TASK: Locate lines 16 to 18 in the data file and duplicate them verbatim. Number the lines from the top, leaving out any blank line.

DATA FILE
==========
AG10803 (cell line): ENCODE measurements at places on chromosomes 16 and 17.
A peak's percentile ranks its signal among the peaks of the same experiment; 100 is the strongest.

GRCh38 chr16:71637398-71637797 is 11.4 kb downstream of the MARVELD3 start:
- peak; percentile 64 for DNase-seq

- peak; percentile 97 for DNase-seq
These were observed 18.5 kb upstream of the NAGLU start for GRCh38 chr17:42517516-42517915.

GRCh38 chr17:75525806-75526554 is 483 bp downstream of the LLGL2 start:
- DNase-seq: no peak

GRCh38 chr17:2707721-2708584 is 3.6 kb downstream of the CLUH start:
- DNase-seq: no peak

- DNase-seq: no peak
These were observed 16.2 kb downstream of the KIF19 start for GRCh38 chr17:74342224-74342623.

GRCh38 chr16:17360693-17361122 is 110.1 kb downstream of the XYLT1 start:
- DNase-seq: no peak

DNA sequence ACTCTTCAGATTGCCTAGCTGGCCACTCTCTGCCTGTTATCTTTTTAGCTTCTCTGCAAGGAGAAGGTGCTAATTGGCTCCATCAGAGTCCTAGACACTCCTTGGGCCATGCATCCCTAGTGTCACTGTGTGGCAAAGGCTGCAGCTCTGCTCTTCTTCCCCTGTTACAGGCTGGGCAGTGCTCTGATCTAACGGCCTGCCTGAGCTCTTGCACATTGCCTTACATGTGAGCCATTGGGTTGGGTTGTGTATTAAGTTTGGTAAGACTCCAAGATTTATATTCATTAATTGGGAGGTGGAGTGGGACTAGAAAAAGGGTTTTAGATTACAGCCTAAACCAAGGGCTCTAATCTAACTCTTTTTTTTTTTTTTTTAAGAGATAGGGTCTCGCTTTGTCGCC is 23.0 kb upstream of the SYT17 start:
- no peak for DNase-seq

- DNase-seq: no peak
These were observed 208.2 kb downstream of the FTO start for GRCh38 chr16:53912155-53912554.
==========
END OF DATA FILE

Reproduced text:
- no peak for DNase-seq

- DNase-seq: no peak
These were observed 208.2 kb downstream of the FTO start for GRCh38 chr16:53912155-53912554.